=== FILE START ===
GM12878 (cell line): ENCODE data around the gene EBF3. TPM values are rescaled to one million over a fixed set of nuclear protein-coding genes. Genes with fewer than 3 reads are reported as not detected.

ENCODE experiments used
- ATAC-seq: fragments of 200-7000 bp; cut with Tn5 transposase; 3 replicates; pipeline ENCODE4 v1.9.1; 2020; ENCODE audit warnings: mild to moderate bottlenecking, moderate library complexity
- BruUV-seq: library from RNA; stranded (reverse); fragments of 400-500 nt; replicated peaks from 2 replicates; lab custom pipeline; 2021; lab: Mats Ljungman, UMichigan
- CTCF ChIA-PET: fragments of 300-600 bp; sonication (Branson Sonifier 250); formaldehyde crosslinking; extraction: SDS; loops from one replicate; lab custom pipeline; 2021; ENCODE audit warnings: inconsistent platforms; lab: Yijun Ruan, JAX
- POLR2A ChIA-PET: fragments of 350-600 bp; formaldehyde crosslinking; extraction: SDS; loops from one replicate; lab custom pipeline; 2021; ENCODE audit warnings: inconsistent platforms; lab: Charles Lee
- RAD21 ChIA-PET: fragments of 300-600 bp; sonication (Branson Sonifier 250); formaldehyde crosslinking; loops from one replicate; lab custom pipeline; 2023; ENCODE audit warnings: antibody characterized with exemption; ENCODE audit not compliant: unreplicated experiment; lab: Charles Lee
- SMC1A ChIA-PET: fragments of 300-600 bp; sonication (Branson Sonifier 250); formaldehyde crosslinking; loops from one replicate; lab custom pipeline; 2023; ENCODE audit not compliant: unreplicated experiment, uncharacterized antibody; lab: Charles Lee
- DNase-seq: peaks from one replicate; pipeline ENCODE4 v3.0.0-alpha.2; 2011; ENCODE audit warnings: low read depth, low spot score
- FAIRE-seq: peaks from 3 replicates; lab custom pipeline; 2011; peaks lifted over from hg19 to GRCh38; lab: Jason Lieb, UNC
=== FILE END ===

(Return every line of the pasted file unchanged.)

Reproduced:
GM12878 (cell line): ENCODE data around the gene EBF3. TPM values are rescaled to one million over a fixed set of nuclear protein-coding genes. Genes with fewer than 3 reads are reported as not detected.

ENCODE experiments used
- ATAC-seq: fragments of 200-7000 bp; cut with Tn5 transposase; 3 replicates; pipeline ENCODE4 v1.9.1; 2020; ENCODE audit warnings: mild to moderate bottlenecking, moderate library complexity
- BruUV-seq: library from RNA; stranded (reverse); fragments of 400-500 nt; replicated peaks from 2 replicates; lab custom pipeline; 2021; lab: Mats Ljungman, UMichigan
- CTCF ChIA-PET: fragments of 300-600 bp; sonication (Branson Sonifier 250); formaldehyde crosslinking; extraction: SDS; loops from one replicate; lab custom pipeline; 2021; ENCODE audit warnings: inconsistent platforms; lab: Yijun Ruan, JAX
- POLR2A ChIA-PET: fragments of 350-600 bp; formaldehyde crosslinking; extraction: SDS; loops from one replicate; lab custom pipeline; 2021; ENCODE audit warnings: inconsistent platforms; lab: Charles Lee
- RAD21 ChIA-PET: fragments of 300-600 bp; sonication (Branson Sonifier 250); formaldehyde crosslinking; loops from one replicate; lab custom pipeline; 2023; ENCODE audit warnings: antibody characterized with exemption; ENCODE audit not compliant: unreplicated experiment; lab: Charles Lee
- SMC1A ChIA-PET: fragments of 300-600 bp; sonication (Branson Sonifier 250); formaldehyde crosslinking; loops from one replicate; lab custom pipeline; 2023; ENCODE audit not compliant: unreplicated experiment, uncharacterized antibody; lab: Charles Lee
- DNase-seq: peaks from one replicate; pipeline ENCODE4 v3.0.0-alpha.2; 2011; ENCODE audit warnings: low read depth, low spot score
- FAIRE-seq: peaks from 3 replicates; lab custom pipeline; 2011; peaks lifted over from hg19 to GRCh38; lab: Jason Lieb, UNC